Safeguarding Our Water from Toxic Contamination

We can no longer take the safety of our drinking water for granted due to its widespread contamination with toxic “forever” chemicals, lead, and other dangerous contaminants. The American Society of Civil Engineers has given our country’s drinking water infrastructure a grade of D+: barely passing. To protect public health and help get our economy back on track, we need health-based standards for toxics in drinking water. And, those standards must be supported by investments to replace leaking old pipes, update treatment systems, and modernize outdated wastewater treatment systems.

Building Healthier Neighborhoods

As highlighted in a recent report by Massachusetts Attorney General Maura Healy, the pandemic has been especially lethal in communities exposed to excessive pollution. These same communities lack housing quality and stability, access to reliable transportation, jobs, green space, and healthy food. 

Investments in recovery and rebuilding must take all of these factors into account and direct resources to healthy housing models serving those communities that are overburdened by environmental pollution and poor health. 

Securing Open Space and Creating Thriving Ecosystems

Healthy forests, wetlands, and floodplains filter water pollution, store carbon, provide critical habitat to fish and wildlife, and reduce risk to communities on the frontlines of climate change and natural disasters. Restoring and protecting our natural systems can help drive our recovery by putting engineers, construction workers, landscapers, and others back to work.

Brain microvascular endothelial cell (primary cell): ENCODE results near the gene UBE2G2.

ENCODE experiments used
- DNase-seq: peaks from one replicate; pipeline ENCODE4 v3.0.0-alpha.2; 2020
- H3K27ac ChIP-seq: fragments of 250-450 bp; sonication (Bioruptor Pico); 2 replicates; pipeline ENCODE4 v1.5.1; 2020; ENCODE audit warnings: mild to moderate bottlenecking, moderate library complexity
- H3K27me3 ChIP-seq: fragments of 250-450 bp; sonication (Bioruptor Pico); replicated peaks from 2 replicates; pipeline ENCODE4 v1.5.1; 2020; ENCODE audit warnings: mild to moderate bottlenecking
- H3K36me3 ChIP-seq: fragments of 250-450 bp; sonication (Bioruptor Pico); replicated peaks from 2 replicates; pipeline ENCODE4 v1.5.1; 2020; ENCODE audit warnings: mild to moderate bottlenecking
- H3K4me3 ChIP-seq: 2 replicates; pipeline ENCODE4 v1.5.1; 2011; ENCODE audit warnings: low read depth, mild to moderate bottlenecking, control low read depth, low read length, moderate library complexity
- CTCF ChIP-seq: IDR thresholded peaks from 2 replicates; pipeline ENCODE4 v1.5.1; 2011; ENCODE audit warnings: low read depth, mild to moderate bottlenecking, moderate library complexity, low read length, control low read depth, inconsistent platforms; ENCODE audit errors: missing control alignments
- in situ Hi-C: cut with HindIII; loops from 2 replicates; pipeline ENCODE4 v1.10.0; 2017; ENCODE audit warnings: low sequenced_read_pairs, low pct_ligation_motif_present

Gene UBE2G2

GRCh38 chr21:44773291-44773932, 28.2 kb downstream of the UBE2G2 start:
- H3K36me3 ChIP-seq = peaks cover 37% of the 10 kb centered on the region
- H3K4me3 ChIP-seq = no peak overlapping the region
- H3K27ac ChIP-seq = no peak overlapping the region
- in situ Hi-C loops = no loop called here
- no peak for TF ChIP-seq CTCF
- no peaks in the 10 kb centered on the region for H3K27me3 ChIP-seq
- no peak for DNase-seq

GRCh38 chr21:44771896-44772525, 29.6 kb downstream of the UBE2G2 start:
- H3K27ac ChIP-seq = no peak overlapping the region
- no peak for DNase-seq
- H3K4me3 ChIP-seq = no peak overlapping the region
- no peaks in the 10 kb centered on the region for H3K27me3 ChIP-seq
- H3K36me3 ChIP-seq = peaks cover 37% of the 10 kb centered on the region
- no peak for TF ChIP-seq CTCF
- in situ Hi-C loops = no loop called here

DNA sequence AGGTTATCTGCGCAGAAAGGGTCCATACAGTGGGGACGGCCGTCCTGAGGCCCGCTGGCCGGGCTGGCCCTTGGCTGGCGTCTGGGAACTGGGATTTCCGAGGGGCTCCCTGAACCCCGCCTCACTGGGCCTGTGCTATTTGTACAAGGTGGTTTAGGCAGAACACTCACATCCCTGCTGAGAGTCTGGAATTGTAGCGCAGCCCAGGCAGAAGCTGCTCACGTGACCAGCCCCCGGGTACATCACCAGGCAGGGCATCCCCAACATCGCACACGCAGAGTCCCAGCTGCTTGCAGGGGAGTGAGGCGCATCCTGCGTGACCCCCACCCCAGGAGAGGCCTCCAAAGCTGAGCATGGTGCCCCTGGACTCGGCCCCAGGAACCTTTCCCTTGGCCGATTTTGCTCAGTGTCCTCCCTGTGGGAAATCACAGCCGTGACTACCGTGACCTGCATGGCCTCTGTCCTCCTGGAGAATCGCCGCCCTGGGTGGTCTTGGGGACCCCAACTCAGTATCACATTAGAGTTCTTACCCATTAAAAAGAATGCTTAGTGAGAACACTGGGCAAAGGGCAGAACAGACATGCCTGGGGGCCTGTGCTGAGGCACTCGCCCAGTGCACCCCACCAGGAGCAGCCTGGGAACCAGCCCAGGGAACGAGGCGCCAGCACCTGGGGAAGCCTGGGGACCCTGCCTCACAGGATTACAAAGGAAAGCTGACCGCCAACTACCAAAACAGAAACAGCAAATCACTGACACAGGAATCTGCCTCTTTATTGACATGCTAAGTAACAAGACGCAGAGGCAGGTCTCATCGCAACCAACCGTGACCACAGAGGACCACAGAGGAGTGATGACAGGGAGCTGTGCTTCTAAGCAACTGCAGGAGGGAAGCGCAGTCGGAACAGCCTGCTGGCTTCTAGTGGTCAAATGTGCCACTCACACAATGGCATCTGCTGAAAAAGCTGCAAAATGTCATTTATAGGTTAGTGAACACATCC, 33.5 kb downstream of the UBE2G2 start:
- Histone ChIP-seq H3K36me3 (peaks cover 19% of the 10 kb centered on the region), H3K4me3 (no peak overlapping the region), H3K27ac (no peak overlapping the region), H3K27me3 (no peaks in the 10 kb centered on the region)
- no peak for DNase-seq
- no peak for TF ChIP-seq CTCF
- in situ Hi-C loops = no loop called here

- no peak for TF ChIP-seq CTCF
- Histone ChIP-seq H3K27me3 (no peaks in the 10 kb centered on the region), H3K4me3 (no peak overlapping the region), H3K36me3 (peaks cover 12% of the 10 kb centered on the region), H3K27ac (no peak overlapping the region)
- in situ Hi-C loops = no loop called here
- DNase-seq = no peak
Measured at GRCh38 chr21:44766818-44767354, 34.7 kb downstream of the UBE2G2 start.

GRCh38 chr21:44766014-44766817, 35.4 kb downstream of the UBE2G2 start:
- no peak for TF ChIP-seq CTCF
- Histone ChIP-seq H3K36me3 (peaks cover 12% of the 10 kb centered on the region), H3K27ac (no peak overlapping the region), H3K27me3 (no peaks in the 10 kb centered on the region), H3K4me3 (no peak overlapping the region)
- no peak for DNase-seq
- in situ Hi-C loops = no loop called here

Access to the outdoors has been at a premium during the pandemic, so we also should prioritize infrastructure investments that expand local public and recreation options or increase access to nature – all of which boost our health and resilience both mentally and physically.

Strengthening Our Food Systems and Ensuring Greater Food Access

This moment has revealed the fragility of food access across all of our communities – including the critical role of producers within New England’s foodshed. If we are to increase the resilience of our communities and our economy to climate change, pandemic, and other emerging risks, we need to bolster the economic viability of the region’s small and sustainable farms and food businesses. And we need to strengthen (and in some cases create) the networks and resources that get food to the people who need it the most, including more and safer access to places for them to grow their own. Incentives for regenerative and sustainable agriculture also will have long-term benefits for the health of our climate.

Even as we mourn the lives lost to COVID-19 and absorb the heavy toll it has taken on our economy, we must recognize that the old “normal” left too many communities unhealthy and especially vulnerable to the pandemic. Replicating that old “normal” will squander this unique chance to reduce climate danger while building healthier and more just communities for all.

Before you go... CLF is working every day to create real, systemic change for New England’s environment. And we can’t solve these big problems without people like you. Will you be a part of this movement by considering a contribution today? If everyone reading our blog gave just $10, we’d have enough money to fund our legal teams for the next year.